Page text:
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Your Take?

What do you think? If there is an opinion that adds on to the discussion, please do leave a comment! Looking forward!

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14 thoughts on “An online discussion forum on the Monetary Policy Committee: You are invited!

  1. While the two of you are quite the stalwarts in your field, my limited half-knowledge of Economics (for which I owe Manasi Phadke everything, almost 😉 ) , does let me feel like I could add my two bits to this:
    So here goes:

    1. I am very much pro-MPC. The RBI governor is a seriously important position. We have had some amazingly intelligent governors till date, and the current one is no exception – in fact, he might also come under the list of the charismatic ones – the badasses like Paul Volcker, who single handedly reversed the Stagflation of late 70s. But there have been many instances in the recent past, where the speculators and the RBI have looked in the opposite direction. I have had my arguemts with Manasi Ma’am in the class as well – the problems of the faltering Indian economy in mid-2012 to 2013 seemed to be hinged a lot on industrial sentiment being down, and there were two policy reviews in a row, where an expected rate cut was not followed through. The view of the RBI (represented solely by the Governor) at the time was that the increase in inflation at the time, would be a much larger absolute effect of a rate cut as oppsoed to industry sentiment picking up. Manasi Ma’am agreed with Mr. Subbarao, and while she was way more quaified then, and still is now, I was still pointing out (in vain) the Economic Times article where the industry sentiment was said to have bottomed out. I was also pointing out, what I had recently learned, that there were a huge amount of inaccuracies involved in calculating real GDP data and the world economy operated a lot on signals and indications that Fed Governors sent each other in their own language. While I would ascribe to predicting the economy better than ma’am, I certainly believe that bringin in counter-points and multiple ideologies into the review system is a good ‘checks-and-balance’ system. The constitution of the MPC is of course a debatable thing, and seeing as how both political and bureaucratic clout is a very real thing in India, I would personally want the committee constituted with a representative from both North Block and RBI in the minority to external ones.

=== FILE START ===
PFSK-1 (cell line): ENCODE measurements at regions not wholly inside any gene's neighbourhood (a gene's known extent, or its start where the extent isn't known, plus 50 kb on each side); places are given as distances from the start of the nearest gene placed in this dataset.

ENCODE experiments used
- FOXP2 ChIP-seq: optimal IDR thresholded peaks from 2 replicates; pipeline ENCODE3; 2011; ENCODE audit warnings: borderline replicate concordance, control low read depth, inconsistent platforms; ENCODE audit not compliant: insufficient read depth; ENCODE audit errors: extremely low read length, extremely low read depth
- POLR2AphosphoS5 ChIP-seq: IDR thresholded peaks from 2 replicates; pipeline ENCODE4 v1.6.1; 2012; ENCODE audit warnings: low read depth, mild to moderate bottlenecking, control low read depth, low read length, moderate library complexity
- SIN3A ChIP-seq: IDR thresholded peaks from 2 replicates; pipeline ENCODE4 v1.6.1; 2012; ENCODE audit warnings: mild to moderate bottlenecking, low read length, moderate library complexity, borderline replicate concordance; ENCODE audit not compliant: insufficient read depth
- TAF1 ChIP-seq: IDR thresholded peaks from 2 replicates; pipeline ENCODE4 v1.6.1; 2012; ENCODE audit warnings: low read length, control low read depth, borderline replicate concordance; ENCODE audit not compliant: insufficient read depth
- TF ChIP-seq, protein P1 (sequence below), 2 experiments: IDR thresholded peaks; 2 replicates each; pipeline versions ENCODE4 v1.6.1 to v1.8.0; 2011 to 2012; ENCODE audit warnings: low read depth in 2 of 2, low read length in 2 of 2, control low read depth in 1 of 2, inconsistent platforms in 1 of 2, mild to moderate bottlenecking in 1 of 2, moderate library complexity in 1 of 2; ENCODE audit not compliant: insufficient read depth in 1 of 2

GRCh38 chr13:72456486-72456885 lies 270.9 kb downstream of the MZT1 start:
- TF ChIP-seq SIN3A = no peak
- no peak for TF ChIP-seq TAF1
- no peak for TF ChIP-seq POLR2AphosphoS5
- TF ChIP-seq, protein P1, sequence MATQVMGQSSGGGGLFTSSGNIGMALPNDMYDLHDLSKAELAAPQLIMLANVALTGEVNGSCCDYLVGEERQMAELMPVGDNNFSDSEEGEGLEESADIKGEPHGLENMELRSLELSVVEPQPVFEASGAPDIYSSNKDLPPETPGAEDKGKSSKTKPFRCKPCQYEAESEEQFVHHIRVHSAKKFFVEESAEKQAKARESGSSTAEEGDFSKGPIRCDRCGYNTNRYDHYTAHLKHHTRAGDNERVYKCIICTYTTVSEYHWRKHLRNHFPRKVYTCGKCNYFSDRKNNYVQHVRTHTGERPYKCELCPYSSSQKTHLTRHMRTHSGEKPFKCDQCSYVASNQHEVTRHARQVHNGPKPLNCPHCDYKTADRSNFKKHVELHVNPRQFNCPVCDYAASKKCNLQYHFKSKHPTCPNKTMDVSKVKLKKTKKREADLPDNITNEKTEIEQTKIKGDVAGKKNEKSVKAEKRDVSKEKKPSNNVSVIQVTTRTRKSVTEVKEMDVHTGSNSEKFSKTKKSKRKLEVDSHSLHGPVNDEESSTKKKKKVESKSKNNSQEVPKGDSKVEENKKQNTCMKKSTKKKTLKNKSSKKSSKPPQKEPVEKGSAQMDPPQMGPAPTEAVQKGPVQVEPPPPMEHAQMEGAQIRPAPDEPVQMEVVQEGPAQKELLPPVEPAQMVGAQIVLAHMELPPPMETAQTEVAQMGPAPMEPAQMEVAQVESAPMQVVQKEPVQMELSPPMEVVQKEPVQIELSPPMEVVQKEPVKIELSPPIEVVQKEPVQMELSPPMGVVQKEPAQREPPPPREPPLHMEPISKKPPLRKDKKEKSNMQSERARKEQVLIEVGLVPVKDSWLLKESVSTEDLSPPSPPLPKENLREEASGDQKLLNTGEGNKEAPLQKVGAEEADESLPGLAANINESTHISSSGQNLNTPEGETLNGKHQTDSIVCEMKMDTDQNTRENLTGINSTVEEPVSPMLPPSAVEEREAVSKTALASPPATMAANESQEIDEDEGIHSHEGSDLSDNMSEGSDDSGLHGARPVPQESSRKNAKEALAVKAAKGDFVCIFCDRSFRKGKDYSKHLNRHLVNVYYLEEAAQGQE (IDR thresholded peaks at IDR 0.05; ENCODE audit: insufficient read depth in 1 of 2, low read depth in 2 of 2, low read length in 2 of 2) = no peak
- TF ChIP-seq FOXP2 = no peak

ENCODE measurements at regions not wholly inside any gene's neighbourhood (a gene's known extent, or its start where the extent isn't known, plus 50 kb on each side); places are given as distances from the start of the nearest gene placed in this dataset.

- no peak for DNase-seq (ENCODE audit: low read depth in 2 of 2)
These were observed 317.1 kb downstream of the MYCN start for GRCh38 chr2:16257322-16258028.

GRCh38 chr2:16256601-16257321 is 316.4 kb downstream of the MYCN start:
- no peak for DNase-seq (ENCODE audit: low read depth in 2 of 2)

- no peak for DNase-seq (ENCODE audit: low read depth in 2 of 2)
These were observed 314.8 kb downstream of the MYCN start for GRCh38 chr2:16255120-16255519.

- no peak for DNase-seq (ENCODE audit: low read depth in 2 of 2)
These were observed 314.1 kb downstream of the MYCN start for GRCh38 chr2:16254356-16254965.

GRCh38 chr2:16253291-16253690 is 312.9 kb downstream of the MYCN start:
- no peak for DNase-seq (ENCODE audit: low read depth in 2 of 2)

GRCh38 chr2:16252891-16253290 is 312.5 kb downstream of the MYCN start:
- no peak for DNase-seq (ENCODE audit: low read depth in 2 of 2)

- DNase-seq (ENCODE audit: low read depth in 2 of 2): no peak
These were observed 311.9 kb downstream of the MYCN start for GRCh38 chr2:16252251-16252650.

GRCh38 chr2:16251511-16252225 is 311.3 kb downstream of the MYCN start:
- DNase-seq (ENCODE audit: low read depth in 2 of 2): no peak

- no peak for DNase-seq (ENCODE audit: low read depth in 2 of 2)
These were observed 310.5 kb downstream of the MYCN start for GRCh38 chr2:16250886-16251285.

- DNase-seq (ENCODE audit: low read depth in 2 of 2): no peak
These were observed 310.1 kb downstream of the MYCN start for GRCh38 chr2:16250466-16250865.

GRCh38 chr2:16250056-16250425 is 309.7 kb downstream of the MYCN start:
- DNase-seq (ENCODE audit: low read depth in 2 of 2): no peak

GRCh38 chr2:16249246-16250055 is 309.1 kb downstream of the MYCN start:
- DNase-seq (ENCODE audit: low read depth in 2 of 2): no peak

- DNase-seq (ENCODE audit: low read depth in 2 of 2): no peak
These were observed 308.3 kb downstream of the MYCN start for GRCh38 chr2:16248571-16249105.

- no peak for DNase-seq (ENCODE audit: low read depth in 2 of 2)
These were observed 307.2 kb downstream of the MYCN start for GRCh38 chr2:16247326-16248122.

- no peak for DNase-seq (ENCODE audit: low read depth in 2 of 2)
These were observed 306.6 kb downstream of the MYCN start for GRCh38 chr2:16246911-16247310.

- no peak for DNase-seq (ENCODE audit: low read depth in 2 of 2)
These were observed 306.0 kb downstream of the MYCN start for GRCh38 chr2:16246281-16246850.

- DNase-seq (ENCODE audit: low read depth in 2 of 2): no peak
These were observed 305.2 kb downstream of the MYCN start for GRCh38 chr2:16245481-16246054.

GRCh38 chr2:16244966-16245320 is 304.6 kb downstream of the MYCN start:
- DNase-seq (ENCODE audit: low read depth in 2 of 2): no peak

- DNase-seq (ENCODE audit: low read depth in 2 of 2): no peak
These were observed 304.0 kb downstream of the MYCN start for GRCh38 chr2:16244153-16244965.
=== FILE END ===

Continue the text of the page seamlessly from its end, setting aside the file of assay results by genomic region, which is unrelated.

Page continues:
2. I am almost equally anti-free banking. There are a few really good examples of countries surviving economic crises (Canada and the Great Depression being the best one), but the cold counter-point is that in every case of banking-led crises we have come away with the lesson that ‘maybe a little more regualtion would have been better’, as quoted by Merin Webb in this FT article – http://www.ft.com/cms/s/0/f362d8cc-34e4-11e4-aa47-00144feabdc0.html#axzz3hfYm9qyR
    In addition to this, I am also very curious about what would happen to the global currency market if indvidual currencies became completely deregulated. I seriously wonder, if we individual banking firms working in their own self-interest would get fed-up and want to settle down on the dollar as the currency (just a wild-thought, not thought it through). Also, the only deregulated currenct of the world, the Bitcoin comes to mind as a gruesome example – I remember the crazy up- and downswings the currency took, and the kind of money which people ended up losing in a short amount of time – scary to imagine something like this happening to a ‘too-big-to-fail’ currency. Also, Bitcoin continues to remain the currency of choice for the drugs and arms black-market on places such as the deep-web.

    There. Literally, two bits.

    Like

    • Hi Dhvanil!